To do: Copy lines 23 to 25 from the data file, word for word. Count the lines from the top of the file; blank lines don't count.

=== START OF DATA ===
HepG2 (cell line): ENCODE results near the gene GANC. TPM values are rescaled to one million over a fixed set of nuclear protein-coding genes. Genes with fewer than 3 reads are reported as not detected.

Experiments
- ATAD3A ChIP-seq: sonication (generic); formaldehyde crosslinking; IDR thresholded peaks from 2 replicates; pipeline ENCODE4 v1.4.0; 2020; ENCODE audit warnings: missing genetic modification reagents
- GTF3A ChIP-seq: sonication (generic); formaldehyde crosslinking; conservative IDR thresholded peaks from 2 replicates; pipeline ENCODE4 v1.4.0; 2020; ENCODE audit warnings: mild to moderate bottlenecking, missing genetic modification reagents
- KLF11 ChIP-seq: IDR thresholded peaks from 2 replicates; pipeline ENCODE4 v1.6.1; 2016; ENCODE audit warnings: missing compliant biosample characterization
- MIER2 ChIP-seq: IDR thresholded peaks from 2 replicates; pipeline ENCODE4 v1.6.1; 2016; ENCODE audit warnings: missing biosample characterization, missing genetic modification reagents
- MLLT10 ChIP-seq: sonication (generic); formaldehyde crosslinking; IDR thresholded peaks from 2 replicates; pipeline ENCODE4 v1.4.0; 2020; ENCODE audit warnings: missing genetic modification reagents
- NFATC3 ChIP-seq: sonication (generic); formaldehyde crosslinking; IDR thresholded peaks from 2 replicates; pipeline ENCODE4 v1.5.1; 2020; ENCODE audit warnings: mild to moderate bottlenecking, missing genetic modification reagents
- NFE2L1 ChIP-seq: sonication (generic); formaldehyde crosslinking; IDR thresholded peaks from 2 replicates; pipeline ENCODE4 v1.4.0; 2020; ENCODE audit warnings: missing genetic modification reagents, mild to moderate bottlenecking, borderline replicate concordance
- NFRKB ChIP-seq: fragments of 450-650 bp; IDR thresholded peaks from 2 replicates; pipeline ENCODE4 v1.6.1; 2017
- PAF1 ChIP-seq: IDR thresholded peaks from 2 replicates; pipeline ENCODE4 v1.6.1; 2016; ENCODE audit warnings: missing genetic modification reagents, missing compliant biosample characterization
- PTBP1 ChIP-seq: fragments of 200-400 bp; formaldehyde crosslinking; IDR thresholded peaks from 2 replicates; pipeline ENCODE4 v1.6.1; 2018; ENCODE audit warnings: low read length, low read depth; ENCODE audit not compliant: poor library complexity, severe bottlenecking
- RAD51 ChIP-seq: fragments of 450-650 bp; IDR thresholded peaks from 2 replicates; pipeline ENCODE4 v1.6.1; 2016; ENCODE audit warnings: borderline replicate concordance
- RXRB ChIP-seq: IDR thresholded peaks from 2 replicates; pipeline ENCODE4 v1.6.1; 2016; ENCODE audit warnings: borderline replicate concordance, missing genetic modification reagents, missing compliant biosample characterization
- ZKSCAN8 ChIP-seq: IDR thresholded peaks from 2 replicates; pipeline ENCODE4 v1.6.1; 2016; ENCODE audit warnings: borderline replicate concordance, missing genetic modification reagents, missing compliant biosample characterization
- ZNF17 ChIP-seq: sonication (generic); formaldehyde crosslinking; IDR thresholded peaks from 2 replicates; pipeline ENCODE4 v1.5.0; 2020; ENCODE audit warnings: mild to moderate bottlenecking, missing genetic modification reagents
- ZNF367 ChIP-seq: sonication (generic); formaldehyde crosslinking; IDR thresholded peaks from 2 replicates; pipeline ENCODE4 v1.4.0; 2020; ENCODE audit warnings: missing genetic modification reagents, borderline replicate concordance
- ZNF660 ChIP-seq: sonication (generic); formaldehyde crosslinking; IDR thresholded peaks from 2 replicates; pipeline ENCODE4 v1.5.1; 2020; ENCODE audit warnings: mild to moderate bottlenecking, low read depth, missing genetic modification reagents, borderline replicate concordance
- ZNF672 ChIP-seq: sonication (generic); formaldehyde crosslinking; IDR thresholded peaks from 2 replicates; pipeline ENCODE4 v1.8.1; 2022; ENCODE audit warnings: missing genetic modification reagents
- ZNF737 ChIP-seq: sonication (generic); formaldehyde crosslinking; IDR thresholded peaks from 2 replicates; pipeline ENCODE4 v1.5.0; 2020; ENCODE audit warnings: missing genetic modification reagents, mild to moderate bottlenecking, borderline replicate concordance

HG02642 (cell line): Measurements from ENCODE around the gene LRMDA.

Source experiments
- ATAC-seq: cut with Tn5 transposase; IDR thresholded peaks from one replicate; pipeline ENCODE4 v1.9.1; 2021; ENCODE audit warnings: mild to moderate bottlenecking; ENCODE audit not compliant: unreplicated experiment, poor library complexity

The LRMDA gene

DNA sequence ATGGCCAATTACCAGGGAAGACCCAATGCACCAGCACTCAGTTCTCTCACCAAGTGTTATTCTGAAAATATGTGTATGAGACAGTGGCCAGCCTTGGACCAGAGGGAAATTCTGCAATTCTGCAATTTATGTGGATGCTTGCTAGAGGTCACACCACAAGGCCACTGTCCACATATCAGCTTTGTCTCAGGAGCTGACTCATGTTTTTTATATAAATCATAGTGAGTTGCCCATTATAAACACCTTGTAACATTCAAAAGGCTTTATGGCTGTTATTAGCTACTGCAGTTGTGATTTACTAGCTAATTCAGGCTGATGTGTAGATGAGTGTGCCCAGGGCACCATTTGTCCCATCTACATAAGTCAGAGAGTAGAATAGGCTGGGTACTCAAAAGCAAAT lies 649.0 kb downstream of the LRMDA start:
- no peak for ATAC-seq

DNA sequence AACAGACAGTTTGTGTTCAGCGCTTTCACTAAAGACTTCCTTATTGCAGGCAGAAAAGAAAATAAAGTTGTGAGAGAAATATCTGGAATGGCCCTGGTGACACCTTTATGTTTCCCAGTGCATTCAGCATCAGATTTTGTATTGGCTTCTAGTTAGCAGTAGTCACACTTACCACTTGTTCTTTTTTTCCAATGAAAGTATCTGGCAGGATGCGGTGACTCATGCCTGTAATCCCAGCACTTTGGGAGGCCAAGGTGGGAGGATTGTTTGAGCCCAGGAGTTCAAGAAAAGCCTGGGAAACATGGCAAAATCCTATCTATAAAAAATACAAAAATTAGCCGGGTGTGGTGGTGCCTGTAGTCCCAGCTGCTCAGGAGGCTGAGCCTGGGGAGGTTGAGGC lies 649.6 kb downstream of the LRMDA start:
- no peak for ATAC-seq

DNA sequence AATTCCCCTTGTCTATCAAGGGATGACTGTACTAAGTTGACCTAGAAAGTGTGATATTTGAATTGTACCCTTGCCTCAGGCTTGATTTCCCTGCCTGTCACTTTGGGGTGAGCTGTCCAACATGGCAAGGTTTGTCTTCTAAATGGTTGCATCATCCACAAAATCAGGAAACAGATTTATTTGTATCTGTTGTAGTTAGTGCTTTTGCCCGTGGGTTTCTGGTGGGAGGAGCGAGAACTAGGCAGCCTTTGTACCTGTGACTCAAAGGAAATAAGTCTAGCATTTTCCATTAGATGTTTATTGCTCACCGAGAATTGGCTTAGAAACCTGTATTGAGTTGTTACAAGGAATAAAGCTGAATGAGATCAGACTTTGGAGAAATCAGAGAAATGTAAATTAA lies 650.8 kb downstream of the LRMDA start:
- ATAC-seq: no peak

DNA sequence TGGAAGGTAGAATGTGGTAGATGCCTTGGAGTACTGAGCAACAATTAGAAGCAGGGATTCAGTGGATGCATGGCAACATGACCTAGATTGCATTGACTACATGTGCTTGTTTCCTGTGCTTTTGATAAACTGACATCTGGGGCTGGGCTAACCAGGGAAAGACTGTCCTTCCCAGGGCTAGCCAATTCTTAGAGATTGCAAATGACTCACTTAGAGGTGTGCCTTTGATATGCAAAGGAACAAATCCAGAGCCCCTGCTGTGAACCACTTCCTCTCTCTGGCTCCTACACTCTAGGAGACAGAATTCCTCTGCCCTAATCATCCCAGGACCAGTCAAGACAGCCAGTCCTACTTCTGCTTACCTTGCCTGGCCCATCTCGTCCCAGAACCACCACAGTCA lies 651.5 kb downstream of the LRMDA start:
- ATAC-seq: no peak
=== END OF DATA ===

- ATAC-seq: cut with Tn5 transposase; IDR thresholded peaks from one replicate; pipeline ENCODE4 v1.9.1; 2021; ENCODE audit warnings: mild to moderate bottlenecking; ENCODE audit not compliant: unreplicated experiment, poor library complexity

The LRMDA gene

DNA sequence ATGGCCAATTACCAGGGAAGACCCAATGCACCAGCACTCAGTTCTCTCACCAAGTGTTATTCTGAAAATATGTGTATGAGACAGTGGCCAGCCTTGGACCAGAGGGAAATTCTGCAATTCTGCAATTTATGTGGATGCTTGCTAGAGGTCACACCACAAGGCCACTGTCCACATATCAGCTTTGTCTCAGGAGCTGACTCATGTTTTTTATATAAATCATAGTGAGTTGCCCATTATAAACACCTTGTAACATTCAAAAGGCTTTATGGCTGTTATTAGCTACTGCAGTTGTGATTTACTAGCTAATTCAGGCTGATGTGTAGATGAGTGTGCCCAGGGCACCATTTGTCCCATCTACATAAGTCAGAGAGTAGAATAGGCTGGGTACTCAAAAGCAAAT lies 649.0 kb downstream of the LRMDA start: